Tuesday, May 24, 2016

US Nitrogen Files Additional Start-Up Notices

By Walter F. Roche Jr.

US Nitrogen has filed additional start-up notifications with Tennessee environmental officials amid multiple signs the Midway facility is gearing up for full operation.
Notices posted on the Tennessee Department of Environment and Conservation web site show the notices include the start-up of the anyhydrous ammonia production plant.
In previous notices US Nitrogen had indicated that plant was not yet ready to begin operations.
Other start-up notices filed by the Austin Powder subsidiary include a nitric acid plant, a steam generation boiler and a gasoline dispensing facility.
The filings list start-up dates ranging from early to mid-May.
The $200 million facility includes a double barrel 12-mile pipeline to the Nolichucky River. The plant will utilize millions of gallons of river water to run cooling towers. Some, but not all of the river water, will then be returned to the river.
The pipeline and use of the river water has been the most controversial aspect of the ammonium nitrate manufacturing facility. Several local residents have protested the use of the river.
TDEC has scheduled a June 9 public hearing on the proposed five-year renewal of a key permit for the plant's operation.
US Nitrogen officials have not responded to repeated requests for comment on the status of the start-up operations. Earlier they indicated a phased-in start-up would begin this year.
Contact: wfrochejr999@gmail.com

Tuesday, May 17, 2016

US Nitrogen Notifies State of Partial Startup

By Walter F. Roche Jr.

Officials of US Nitrogen have officially informed state environment officials of the startup of some but not all operations at its new $200 million Greene County facility.
In a one-page letter with multiple attachments, Theo Van Niekerk, plant engineer, informed the Tennessee Department of Environment and Conservation that cooling towers and a flare system were operating but an anhydrous ammonium production plant "is not ready for start up."
Listed in the formal notice of startup were the nitric acid plant, steam generation plant, ammonium nitrate solution plant and a gasoline dispensing facility.
The letter dated May 9 was posted on the TDEC website this week.
"It is our understanding," the letter continues, "based on discussions with the Division of Air Pollution Control personnel and language contained in the permits- that start up notification for the cooling towers and the flares should be submitted once the anyhydrous ammonia production plant is started."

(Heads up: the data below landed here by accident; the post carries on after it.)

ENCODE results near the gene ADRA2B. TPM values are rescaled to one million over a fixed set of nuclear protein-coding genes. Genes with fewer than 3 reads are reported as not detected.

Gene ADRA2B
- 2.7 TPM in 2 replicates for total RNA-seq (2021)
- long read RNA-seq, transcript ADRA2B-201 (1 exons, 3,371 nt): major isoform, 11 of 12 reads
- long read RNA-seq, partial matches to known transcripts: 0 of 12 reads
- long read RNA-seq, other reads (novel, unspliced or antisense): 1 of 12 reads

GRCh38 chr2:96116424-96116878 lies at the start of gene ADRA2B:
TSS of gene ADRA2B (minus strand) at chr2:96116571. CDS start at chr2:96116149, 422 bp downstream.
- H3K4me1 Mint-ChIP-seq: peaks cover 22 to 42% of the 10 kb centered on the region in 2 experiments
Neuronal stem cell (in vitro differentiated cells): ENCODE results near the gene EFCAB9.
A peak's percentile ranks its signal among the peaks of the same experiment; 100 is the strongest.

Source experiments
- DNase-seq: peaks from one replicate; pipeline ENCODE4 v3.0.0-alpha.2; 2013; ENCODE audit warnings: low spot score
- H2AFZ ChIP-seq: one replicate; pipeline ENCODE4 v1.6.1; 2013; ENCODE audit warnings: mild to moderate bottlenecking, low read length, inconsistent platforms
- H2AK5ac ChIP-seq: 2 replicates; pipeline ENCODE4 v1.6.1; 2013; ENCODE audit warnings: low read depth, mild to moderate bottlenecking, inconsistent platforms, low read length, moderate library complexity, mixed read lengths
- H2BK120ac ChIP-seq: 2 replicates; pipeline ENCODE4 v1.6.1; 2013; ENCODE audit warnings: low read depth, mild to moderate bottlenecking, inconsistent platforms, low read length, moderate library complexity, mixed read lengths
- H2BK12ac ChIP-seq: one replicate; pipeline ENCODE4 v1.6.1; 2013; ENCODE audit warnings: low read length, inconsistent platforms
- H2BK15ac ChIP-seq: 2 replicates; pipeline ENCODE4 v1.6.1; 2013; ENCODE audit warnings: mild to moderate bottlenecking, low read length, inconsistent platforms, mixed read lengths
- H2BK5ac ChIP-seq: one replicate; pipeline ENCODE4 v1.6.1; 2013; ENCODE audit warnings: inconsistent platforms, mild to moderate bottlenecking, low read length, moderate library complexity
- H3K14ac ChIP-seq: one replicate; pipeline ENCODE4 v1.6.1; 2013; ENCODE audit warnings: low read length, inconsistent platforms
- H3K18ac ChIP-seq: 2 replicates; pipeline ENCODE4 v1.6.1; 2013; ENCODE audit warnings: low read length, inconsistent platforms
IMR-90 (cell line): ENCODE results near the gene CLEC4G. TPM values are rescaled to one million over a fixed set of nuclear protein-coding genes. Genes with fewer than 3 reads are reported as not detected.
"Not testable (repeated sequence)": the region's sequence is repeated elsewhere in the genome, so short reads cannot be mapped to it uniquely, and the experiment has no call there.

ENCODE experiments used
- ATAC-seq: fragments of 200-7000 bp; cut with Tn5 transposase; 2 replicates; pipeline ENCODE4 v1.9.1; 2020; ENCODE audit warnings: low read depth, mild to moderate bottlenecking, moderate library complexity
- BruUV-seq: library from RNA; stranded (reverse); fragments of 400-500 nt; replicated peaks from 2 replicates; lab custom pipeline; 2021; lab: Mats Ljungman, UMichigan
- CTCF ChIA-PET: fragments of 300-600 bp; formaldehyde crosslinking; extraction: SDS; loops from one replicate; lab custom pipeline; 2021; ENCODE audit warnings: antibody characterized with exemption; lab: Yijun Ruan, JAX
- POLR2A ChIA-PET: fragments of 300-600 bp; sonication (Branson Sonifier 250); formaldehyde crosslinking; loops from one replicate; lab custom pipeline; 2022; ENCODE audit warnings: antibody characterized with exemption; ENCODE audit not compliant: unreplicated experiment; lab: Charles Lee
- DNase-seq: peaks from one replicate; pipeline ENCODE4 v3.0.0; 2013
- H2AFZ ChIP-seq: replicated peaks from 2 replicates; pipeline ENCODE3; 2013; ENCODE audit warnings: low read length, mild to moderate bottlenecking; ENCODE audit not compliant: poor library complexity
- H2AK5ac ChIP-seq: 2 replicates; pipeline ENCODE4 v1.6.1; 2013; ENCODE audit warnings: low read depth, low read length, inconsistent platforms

The formal notice comes following a series of signals that actual operations might be set to begin.
In recent notices to TDEC, US Nitrogen has disclosed it has begun drawing millions of gallons of water from the Nolichucky River. Some but not all of the withdrawn water has later been returned to the river, according to the most recent report.
The use of the river water and the 12 mile pipelines to and from the river have proven to be the most controversial among local residents.
TDEC recently announced it will hold a June 9 public hearing on a proposed five year renewal of one of the company's key permits.
US Nitrogen officials have declined to respond to numerous recent requests for information about the start up activities at the facility.

Thursday, May 12, 2016

US Nitrogen Reports Discharging Water to River

By Walter F. Roche Jr.

US Nitrogen has reported to Tennessee environmental officials that it discharged some 1.6 million gallons of water into the Nolichucky River during the month of April.
The discharges ranging from 388,189 gallons per day to 648,405 gallons per day were recorded from April 23 to April 25, according to the report filed with the Tennessee Department of Environment and Conservation by US Nitrogen.
The firm also reported withdrawing 451,372 gallons of water from the river on April 1.
TDEC records show that the ammonium nitrate manufacturing facility first began withdrawing large amounts of water from the river in March.
The company report for that month showed 1.23623 million gallons were withdrawn from the river in the last few days of the month.
US Nitrogen officials have not responded to requests for information on the reasons for the withdrawals and subsequent discharges.
The company has not yet announced a date for beginning operations, although in a suit filed in U.S. District Court in Georgia, lawyers for US Nitrogen have charged that errors by an engineering firm have caused delays in beginning operations.
The April US Nitrogen report to TDEC, like the one submitted for March, was signed by Andrew Velo, the manager of the facility.
The monthly withdrawal and discharge reports are required under one of US Nitrogen's state environmental permits.